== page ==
Some people will respond more to the beauty of the faith than they will to reasoned arguments. We need to have good music and beautiful churches to help provide this. Also, the beauty of Christian sexuality as opposed to the profanity of the world needs to be taught. Our devotional practices are part of the truth and the beauty of the Church. Let's have communal rosaries, communal praying of the chaplet of divine mercy, etc. to make our parishes alive.

Finally, the Church is good, as shown by our works of charity. We must perform works of charity in our towns and cities. People will be attracted to us if they see us as good and loving people.

Above all, we won't evangelize unless we are joyful about our faith. I bet many people have left the faith because it was presented to them as a set of rules and a guilt trip. Present the faith as falling in love with Jesus, who is Love and Beauty itself, and you can't help but be joyful.

P.S. I read Weigel's book, and it is excellent. I will put Shaw's on my list.
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written by Dan, May 14, 2013
It is time to stop talking about the old cultural Catholicism as though most people were shaped by the pre-Vatican II church. We have had half a century of post-V II now and most of our priests don't even know Latin any more. No one under the age of 60 has any adult memory of what the old liturgy or parish life was like. Most Catholics were formed in the post-conciliar church. I sincerely wish that the church of my youth could be restored but realize that there are precious few people around who even remember it clearly. In any case, let's not pretend that pre-conciliar culture has much to do with the current state of American Catholicism.
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written by Sgt. Angel Mike, May 14, 2013
Royal's article, and the comments, point to a church that is corrupted to the point of irrelevancy. A congregation that has no clue on what Catholicism is, means, or any will to follow it. Presented with compliance or hard prison time, 99.99999% of the "faithful" will deny Jesus (in a heart beat). A pagan government that has the whip hand and will use it.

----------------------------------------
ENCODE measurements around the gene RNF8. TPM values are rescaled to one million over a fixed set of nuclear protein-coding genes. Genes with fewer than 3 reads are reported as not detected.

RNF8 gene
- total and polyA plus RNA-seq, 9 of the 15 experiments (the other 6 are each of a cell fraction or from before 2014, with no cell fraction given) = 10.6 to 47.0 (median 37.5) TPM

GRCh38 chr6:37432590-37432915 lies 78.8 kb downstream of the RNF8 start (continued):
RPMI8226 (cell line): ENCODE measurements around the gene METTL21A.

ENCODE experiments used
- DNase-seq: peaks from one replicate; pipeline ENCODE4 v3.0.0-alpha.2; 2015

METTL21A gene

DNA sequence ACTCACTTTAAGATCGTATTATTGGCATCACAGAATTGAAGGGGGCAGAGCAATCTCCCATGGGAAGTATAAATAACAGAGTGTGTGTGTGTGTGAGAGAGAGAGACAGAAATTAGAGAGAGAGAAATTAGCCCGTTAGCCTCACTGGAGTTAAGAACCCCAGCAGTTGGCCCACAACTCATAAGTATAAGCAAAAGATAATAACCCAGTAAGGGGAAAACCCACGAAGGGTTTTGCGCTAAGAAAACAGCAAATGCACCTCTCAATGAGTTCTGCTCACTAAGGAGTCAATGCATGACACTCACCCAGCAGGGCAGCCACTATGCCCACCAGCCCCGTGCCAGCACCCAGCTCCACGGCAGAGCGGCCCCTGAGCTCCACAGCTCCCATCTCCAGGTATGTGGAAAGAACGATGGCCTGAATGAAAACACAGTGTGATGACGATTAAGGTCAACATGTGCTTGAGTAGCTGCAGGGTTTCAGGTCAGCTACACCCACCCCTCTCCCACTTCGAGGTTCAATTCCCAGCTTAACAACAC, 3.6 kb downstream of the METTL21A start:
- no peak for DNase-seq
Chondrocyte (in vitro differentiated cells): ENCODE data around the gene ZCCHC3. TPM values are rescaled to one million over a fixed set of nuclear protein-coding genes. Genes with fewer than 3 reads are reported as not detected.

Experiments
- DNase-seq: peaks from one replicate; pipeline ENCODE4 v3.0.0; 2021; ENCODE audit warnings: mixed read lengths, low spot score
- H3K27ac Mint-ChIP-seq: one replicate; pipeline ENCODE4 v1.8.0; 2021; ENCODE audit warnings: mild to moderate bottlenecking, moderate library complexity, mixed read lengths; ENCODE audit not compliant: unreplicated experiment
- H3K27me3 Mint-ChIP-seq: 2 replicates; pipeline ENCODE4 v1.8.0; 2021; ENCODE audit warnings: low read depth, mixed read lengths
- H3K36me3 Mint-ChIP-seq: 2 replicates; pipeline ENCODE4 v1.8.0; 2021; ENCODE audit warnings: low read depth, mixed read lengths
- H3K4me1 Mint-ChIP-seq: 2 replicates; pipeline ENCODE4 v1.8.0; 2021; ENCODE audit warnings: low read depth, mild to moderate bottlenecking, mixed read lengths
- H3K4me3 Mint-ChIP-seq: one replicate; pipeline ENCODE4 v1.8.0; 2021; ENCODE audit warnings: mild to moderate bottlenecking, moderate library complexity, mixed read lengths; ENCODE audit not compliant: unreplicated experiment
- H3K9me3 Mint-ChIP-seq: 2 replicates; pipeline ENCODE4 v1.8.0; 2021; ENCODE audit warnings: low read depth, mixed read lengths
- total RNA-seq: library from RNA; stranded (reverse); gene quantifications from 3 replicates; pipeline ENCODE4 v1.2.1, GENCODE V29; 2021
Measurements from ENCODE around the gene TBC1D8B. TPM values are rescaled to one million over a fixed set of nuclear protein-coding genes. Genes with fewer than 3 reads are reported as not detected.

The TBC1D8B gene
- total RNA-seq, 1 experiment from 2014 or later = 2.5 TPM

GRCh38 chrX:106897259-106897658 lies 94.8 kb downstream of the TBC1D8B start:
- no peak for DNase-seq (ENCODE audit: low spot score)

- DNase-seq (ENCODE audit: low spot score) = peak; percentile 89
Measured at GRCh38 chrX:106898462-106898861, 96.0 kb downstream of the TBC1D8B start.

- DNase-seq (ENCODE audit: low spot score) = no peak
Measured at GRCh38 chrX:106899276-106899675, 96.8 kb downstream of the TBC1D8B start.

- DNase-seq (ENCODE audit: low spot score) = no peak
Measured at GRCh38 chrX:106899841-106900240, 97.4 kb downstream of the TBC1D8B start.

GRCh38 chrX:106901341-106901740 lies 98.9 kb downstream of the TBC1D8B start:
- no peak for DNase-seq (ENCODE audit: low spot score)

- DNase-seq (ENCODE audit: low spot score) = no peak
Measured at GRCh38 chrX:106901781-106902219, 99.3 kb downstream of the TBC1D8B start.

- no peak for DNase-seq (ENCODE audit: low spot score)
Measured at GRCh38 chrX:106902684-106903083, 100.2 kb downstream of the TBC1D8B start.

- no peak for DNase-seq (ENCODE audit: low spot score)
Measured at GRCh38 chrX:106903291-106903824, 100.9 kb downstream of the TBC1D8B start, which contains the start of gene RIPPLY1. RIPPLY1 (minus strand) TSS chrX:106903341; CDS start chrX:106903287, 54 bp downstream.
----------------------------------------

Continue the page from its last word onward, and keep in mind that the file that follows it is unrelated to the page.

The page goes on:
This "church" is dead. It will take several generations to bring it back. It will take millions of martyrs. It will return, but not in my life time, my children's lifetime, my grand-children's lifetime.
Still, this is good, in that the church will be purified and reborn.
1 Corinthians 10:1-33
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written by Sherry McMahon, June 16, 2013
Dr. Royal, in "Work, Pray, Study" you said there was "… a tremendous hunger for substantive Catholic thought that's also accessible to a wide swarth of ordinary people". You also indicated that "we do not restrict our outreach to the relatively small numbers of people in any age who are intellectual Catholics". Based on the people in our town, I appreciate both these comments.

One thing I think we might consider to help bring about a renewal of Catholic culture is small groups of friends and neighbors meeting in someone's home to discuss various topics. Recently, "Catholic Courses" from Saint Benedict Press has come out with some terrific DVD sets. There are also some great DVDs. And then there are books. I find that people like DVDs, CDs, or "skinny" books, so I have limited my selection to those.Many these days are not willing to read books "of size" (sound bite arena).

I would recommend starting off with two books that portray a bleak future if we are not able to stem the tide of secular humanism and other negative influences. The books are:

Lord of the World (Robert Hugh Benson)
Brave New World (Aldous Huxley)

These should jump-start any Catholic cultural renewal.

The following would be my recommendations:

FOUNDATION

You Can Understand the Bible (Kreeft)
Four Last Things (Meconi)
Three Paths to Holiness (Barron)
Speaking of Saints (Conroy)

EDUCATION

Teachings of Pope John Paul II - Summaries of Papal Documents (Fagan)
Charity in Truth (Pope Benedict XVI)
Pope Francis (Bergoglio)
Dominican Sisters of St. Cecilia

INTEGRATION

Living the Catholic Faith (Chaput)
Rebuilding Catholic Culture (Topping)
Reclaiming Feminism (Tomeo)
Catholics in the Public Square (Birzer)

COMMUNICATION

Seven Threats Against the Culture of Life (Wiker)
Seven Myths About the Catholic Church and Science (Kazor)
Catholic Answers to Protestant Questions (Pasquini)
Atheist to Catholic (Vitz-Cherico)

INSPIRATION

Sacred Arts (Sullivan)
Dante's Divine Comedy (Esolen)
True Friendship (Cuddeback)
Cosmic Origins (Spitzer)


Additionally, I would have a "Distinguished Catholic Speaker" Program which would include the authors above - plus:

Helen Alvare, Hadley Arkes, Fr. Nicanor Austriaco, Sr. Wendy Beckett, Sr. Sara Butler, Don DeMarco, Mary and Nicholas Eberstadt, Robert George, Mary Ann Glendon, Mary Rice Hasson, James and Helen Hull Hitchcock, John Lenczowski, Ashley McGuire, Jennifer Roeback Morse, Robert Royal, Austin and Cathy Ruse, Fr. James Schall, Roger Scruton, Mary Shinanvandan, Paul and Evelyn Vitz.

And, I would recommend the "Theater of the Word - Evangelizing Through Drama" (Kevin O'Brien) to present the play "Socrates Meets Jesus", based on the outstanding book by Peter Kreeft. We had the group here this year and they had a terrific reception.